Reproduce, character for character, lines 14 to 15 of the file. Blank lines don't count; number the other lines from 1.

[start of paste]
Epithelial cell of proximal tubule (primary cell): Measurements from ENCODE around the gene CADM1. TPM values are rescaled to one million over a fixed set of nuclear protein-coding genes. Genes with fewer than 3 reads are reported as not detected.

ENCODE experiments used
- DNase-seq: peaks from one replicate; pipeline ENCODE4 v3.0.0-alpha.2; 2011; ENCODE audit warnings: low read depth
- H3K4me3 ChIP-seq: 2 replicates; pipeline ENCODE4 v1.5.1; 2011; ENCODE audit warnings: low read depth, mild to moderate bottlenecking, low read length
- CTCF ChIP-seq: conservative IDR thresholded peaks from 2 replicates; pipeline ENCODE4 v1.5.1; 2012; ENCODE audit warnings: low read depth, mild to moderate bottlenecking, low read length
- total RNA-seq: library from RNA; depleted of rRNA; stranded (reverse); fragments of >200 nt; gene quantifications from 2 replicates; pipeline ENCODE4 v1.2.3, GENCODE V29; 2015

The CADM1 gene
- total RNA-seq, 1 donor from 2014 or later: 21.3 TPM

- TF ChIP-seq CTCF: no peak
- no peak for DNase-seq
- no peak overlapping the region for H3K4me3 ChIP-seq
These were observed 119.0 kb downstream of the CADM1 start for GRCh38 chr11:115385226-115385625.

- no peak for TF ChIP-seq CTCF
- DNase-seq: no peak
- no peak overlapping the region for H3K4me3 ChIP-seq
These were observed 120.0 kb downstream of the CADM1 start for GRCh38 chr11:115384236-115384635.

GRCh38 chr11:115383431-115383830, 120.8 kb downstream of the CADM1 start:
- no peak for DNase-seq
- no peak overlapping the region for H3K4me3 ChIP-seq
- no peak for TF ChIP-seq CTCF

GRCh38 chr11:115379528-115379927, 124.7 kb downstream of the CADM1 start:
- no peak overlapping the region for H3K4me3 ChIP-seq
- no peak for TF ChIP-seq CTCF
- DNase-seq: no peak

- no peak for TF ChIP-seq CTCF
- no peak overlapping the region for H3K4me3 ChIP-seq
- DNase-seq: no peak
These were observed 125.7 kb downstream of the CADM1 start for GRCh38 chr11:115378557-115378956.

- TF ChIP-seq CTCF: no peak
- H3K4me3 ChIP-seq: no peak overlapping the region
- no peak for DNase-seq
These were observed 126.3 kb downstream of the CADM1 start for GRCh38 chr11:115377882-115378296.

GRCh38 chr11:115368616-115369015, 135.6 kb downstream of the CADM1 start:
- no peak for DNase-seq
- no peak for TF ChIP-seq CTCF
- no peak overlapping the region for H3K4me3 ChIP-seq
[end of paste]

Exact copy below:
- DNase-seq: no peak
- no peak overlapping the region for H3K4me3 ChIP-seq